Sunday, June 13, 2010

Tiger's Nest and Tiny Eyeballs

    For the most part, we are all born with eyeballs. We take in similar sights as those around us, we choose on what and where we choose to focus our attention.  If we stay in the same place for too long, we sometimes even stop looking, stop thinking. We know what to expect so we can worry about other things instead. At any one time there are a thousand things going on all around us but we can really only look at one thing at a time. But the eyeballs are only doing part of the work because the interpretation of what we are seeing is where the thoughts spring from. Since arriving in Bhutan I have had the feeling of hovering a few feet about the ground because my brain cannot catch up to the sights around me. Since arrival I have never felt grounded. I am always hovering, observing from an outsider’s perspective and trying to make sense of the sights before my eyeballs that never seem quite big enough or capable enough to absorb all the newness.
    Yesterday we finally made the trip to Taktsang, Tiger’s Nest. It is one of the first sights that shows up when you google search Bhutan. We chose the perfect day. It was the first day since I have been here that was sunny from sunrise to sunset. The drive to Paro was worth the journey itself. Around each bend were ruins of ancient buildings to be seen, mountain peaks stacked upon peaks and at the bottom of the valley, a mint green river flowing through red cliffs. You know you reach Paro when graceful rice terraces appear along the base of the mountains. Marijuana is growing everywhere now along with wild iris, pink roses and potatoes.
    The night before our journey it occurred to me that I had the same feeling that I used to get as a kid when I knew that I was going to Disneyland the next morning. Not much has changed. We visit these places because we are looking for an extrinsic physical place to give us these feelings of excitement and wonder. Over the years, it’s just the places that change, the feelings don’t so much. When we’re younger it’s Disneyland, Six Flags in junior high, in early adulthood, Buddhist monasteries tucked into monolithic mountain sides and natural wonders of the world. Later, I expect it is museums. At the late stages of life, it’s more convenient for the relics to travel to you than to travel to the relics.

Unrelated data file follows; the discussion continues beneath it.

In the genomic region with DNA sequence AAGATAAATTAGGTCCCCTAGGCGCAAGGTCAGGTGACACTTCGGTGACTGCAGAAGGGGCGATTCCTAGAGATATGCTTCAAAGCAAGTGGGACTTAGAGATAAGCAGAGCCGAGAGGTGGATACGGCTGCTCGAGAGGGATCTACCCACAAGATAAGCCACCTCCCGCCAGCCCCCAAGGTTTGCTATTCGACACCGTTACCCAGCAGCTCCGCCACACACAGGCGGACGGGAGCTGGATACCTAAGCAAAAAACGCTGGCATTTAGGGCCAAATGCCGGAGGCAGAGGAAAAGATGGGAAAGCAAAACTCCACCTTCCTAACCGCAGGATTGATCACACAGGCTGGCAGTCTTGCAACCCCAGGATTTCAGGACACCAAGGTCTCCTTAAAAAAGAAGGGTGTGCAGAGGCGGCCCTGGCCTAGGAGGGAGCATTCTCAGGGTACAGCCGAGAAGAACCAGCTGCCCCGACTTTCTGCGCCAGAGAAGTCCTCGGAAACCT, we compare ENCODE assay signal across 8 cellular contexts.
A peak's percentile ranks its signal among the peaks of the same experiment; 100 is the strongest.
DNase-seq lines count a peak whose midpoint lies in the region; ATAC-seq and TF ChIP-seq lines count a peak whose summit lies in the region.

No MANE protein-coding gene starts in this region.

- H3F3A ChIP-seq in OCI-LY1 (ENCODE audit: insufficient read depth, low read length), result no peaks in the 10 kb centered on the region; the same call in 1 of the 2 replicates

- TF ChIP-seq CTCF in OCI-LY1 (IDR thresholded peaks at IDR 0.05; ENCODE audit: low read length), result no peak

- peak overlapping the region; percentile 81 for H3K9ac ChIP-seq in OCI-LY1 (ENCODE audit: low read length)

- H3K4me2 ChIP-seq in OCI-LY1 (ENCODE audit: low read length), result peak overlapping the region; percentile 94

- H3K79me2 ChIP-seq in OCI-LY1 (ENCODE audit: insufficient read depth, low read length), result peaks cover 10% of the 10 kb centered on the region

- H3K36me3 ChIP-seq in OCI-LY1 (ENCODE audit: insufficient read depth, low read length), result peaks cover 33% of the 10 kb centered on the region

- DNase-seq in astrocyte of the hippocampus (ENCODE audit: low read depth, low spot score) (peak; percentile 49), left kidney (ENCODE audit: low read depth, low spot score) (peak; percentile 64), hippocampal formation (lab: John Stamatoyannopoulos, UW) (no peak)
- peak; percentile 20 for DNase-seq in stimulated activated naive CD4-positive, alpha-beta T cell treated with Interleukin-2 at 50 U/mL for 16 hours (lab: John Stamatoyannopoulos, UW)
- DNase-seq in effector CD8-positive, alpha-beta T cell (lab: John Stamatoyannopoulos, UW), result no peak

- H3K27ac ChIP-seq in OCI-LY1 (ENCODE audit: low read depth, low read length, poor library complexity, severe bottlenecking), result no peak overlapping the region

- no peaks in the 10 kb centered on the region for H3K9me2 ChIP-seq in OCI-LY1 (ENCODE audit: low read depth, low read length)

Tasktsang is the place where Guru Rinpoche landed on his she-tiger when flying in from  Tibet in the seventeenth century. He mediated in a cave still located in the depths of the monastery and emerged in eight different manifestations of his original self. The monastery burned to the ground in 1998 and was reconstructed in the original way, without a single nail. Yes, the exterior is magnificent and seems to defy physics, but it is the inside of the structure that was truly incomprehensible to my simple, un-enlightened human mind. Each winding staircase leads to a different alter room and each alter room could take up hours of your time as you let your eyes sift through each colorful detail that appears on tapestries, murals, and larger than life re-creations of the lives of Rinpoche. This is where I realized my eyeballs are just not capable enough, and the mind behind them is not much more competent. Each image tells a story and each story has something to reveal about your own human experience in relation to the universal truths of the world.  Kind of like, “It’s a Small World” ride in a spiritual way.
    To interpret all you see takes visual processing to appreciate the skill and artistry of the images all around. It takes emotional processing to reflect on how you are being affected by such graphic, glorious and sometimes gory images. It takes physical processing because you have to react, you can prostrate three times to the various alters in the corners of the room, you can listen to the teachings of the monks and lamas, you have to remember to accept the holy water being poured into your hands, you have to be mindful in the volume of your voice and be careful to not point your feet at holy people or objects. It really requires every mode of processing we have to be present and mindful in such a place and I guess that’s the point.
    I left Taktsang with that feeling I described earlier, an understanding that my five senses are not enough for the depth of understanding that is possible.
    In other news, Liz forgot her cell phone at Kueron’s one day and came to ELC to find it. We met each other at the gate and decided to go for a sunset walk. During the walk a swarm of bikes sped past us. “Do you know who that was?” she asks. People only ask that about one person in this country: The Fifth King. On his way down he stopped to talk. The next day we tried our luck again; same time, same place. And to our wondering eyes he appeared again. Then again the next day and so on. We go walking everyday now and pause at the top of the mountain to gaze upon the a tiny Thimphu below us and the infinite sky above us. On lucky days His Majesty stops to talk and other days we can count on at least a wave and a smile. “Next time we’ll have orange slices and Gatoraide waiting!” I once promised.


  1. Beautiful pictures! Love you.
    ~ Janessa

  2. Hi Kelly, ran into your Dad today. Said you were hanging around with some highbrow friends. Thanks for sending the blog and the photos. Thanks for being such a good ambassador. I gotta go help josh with his 4th grade science project. See you when you come home.

  3. There's a lot to see but I think you are soaking in more than most of us. Thanks for bringing out the spiritual side in me. Your observation skills, positive yet grounded spirit, and friendship have made me a better person. Love you!

  4. i like the story of Guru Rinpoche